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PM says Barclay recording may not exist

NZ Newswire logoNZ Newswire 24/06/2017

Labour says it's bizarre for Prime Minister Bill English to say a secret recording at the centre of the Todd Barclay scandal may not exist.

National MP Barclay isn't seeking re-election in Clutha-Southland, a seat held for many years by Mr English, after being embroiled in the alleged secret taping of staff in his Gore electorate office.

On Saturday Mr English repeatedly told Three's the Nation it had never been conclusively proven Mr Barclay had recorded anyone.

"The fact of a recording has never actually been established. The police investigated, came to no conclusion, no court decision," he said.

It was put to him that he had been "shifty" in statements made throughout the saga.

"No, I wasn't," Mr English said.

Labour's MP for Wellington Central Grant Robertson said Mr English's claim that the recording may not exist was bizarre.

"Todd Barclay told Bill English that he had recorded his staff member. There was a massive pay out made to the staff member because of that and Todd Barclay has resigned because of the recordings," he said.

"Now in his desperate attempt to distance himself, Bill English has made the fanciful claim that the recordings many not have happened."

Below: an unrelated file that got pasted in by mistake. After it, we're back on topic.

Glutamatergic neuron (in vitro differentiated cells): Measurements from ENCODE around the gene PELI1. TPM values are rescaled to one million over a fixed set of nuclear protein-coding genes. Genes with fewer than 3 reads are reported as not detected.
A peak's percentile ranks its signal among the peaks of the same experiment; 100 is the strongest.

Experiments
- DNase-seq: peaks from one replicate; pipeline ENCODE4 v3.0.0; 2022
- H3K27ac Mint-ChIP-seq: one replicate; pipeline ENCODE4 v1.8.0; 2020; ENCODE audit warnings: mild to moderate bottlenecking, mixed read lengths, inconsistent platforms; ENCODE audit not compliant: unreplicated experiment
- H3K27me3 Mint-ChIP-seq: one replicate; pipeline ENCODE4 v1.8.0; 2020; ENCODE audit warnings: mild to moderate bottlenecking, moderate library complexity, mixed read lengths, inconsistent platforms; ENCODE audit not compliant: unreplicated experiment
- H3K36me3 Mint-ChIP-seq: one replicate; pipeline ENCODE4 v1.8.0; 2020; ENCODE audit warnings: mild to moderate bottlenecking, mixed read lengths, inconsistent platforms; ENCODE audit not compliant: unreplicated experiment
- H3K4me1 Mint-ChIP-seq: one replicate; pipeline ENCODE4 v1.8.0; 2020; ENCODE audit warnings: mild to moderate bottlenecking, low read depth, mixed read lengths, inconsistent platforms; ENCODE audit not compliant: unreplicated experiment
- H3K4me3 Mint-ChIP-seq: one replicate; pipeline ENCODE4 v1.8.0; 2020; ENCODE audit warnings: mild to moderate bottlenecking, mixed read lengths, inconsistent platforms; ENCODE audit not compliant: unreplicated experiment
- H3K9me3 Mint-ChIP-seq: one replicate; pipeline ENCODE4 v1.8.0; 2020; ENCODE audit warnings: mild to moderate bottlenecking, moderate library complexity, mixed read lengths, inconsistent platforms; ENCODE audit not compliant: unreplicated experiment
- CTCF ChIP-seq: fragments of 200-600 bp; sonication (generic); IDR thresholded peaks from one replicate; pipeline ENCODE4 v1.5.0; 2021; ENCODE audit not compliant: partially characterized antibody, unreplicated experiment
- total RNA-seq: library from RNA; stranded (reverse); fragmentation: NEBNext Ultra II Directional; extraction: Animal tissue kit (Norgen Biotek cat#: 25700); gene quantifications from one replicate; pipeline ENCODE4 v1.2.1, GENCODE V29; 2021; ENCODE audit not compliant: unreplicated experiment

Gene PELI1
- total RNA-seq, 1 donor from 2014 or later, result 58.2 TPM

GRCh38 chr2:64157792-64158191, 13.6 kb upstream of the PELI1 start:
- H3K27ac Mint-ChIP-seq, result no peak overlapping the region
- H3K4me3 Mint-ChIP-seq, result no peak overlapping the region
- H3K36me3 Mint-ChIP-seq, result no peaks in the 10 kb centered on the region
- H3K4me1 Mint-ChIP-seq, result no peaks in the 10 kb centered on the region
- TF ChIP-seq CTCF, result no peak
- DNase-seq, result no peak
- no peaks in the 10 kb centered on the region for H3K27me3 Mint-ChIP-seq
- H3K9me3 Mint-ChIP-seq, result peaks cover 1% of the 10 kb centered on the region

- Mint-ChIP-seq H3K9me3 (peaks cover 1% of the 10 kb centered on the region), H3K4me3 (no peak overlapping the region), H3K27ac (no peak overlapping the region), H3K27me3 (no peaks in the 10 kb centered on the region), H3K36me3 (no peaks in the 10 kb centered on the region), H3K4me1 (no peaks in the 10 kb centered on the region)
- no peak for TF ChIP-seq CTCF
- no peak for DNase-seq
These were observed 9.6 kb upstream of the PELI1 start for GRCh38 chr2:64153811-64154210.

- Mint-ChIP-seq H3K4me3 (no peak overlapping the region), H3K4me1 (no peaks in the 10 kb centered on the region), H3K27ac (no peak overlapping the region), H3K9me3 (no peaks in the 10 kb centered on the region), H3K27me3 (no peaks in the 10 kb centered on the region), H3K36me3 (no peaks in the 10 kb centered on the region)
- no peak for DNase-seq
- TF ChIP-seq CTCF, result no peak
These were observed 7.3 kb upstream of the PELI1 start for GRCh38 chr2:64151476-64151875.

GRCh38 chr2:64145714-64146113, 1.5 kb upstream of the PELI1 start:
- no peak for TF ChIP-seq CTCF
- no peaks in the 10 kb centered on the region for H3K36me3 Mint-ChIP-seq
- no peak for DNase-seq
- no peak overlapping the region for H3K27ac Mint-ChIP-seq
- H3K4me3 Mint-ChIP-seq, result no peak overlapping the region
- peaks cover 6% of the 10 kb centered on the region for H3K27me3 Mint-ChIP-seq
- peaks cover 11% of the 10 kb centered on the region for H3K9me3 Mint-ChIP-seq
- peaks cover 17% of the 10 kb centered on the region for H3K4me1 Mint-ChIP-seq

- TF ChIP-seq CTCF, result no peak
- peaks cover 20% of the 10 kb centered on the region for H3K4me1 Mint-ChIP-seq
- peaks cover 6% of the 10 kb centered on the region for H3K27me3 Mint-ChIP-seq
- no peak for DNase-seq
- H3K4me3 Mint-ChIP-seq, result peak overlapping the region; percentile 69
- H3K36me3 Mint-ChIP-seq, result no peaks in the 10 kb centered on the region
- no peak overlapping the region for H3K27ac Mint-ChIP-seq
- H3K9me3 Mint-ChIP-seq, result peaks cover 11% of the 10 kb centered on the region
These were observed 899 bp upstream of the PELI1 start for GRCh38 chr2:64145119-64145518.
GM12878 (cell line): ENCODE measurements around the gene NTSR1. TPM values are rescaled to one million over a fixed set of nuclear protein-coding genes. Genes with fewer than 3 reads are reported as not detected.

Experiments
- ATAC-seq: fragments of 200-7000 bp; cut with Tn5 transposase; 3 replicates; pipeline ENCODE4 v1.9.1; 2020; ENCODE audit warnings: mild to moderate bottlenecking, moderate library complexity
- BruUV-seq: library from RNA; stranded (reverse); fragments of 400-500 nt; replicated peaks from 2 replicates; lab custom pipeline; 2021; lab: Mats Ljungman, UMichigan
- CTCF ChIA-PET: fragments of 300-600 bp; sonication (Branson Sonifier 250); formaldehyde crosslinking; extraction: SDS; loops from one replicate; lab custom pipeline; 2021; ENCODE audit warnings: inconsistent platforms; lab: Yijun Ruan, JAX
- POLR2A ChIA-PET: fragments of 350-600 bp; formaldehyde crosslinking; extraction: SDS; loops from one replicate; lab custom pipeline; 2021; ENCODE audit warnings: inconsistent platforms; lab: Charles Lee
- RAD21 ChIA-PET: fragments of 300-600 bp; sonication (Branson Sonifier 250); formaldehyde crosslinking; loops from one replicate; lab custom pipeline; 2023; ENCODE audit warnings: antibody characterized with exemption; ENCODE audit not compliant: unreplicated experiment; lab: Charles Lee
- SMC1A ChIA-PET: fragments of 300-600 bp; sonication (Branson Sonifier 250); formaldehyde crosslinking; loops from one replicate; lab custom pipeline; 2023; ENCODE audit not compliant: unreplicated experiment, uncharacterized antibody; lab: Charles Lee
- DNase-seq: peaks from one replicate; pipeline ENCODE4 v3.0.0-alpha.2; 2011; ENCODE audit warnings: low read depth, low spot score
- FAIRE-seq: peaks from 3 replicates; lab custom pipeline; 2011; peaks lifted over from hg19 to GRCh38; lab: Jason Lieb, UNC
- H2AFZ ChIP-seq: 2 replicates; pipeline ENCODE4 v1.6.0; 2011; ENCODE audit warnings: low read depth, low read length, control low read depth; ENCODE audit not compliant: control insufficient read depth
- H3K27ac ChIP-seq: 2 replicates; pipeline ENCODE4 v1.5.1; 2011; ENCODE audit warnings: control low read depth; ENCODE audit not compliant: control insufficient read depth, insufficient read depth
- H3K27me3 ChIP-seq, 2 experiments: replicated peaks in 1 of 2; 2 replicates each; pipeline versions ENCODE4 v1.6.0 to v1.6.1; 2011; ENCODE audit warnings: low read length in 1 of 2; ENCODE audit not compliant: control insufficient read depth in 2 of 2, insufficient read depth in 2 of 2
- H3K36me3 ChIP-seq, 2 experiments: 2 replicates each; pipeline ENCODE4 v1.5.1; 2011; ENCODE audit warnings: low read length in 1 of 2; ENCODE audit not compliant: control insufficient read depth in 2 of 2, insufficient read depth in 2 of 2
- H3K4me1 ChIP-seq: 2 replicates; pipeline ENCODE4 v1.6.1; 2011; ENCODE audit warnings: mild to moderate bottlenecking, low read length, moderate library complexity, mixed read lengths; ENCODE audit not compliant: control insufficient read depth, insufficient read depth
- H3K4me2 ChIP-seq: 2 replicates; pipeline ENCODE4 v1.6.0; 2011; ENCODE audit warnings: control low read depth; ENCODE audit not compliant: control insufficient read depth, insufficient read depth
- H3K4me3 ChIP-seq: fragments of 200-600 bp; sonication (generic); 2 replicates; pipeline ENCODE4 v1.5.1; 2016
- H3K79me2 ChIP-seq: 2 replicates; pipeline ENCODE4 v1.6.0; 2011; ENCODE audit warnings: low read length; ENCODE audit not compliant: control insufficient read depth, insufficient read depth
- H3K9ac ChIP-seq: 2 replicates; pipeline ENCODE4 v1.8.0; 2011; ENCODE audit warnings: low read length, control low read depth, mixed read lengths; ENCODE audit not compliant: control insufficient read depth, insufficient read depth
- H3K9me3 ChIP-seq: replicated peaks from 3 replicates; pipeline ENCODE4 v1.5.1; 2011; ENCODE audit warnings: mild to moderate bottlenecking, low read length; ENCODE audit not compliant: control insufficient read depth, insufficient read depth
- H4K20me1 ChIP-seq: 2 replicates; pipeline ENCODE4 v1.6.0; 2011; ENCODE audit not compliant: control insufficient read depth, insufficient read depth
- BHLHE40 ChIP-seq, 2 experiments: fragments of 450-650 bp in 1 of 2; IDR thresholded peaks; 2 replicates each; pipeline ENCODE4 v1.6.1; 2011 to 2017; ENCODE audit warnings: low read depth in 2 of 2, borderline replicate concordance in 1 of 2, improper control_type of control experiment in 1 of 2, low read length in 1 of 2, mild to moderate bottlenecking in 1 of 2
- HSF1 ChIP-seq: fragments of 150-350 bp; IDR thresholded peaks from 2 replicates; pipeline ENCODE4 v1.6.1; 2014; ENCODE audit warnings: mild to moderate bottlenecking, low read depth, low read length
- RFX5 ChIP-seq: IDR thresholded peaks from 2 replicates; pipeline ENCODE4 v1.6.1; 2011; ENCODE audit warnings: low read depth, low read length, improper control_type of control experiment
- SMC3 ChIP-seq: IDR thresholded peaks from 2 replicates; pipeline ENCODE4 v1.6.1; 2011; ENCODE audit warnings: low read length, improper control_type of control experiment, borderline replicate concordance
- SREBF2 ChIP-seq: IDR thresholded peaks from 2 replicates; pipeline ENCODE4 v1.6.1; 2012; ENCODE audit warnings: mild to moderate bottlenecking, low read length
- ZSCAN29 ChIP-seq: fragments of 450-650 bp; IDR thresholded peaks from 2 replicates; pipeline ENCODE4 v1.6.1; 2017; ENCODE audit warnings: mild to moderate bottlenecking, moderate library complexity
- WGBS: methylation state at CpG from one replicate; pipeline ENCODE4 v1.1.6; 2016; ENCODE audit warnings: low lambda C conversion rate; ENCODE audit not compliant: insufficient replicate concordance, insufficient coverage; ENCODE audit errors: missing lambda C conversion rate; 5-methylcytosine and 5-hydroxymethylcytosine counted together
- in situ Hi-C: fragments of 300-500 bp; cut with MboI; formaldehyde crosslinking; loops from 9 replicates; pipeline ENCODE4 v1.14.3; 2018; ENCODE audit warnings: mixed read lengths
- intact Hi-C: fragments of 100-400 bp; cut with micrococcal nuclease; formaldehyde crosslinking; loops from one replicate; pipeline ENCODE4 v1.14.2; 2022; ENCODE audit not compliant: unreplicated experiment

Mr English defended his statements about what he knew by saying at the time there was a confidentiality agreement around the settlement of an employment dispute and a police investigation.

"I didn't know what I could and couldn't say. I did not want to compromise either of those pretty serious processes."

"I could have explained it better, but that's 20/20 hindsight.

"At the time, information that I had I'd passed to the electorate chair and subsequently to the police when they were asking questions."

Mr English said he was not a lawyer and when the matter of the recording arose it was fairly quickly in the hands of the police.

"In New Zealand, the way our system works, the police investigate, they then lay charges, then it's up to a court to actually decide whether the act was actually criminal. That process has not occurred. In New Zealand people are presumed to be innocent till proven guilty."

He said two good people he knew had fallen out very badly.

"A difficult employment dispute grows out of that. I was not a part of that dispute at all. That had to be resolved between the employer and employee who both had obligations."

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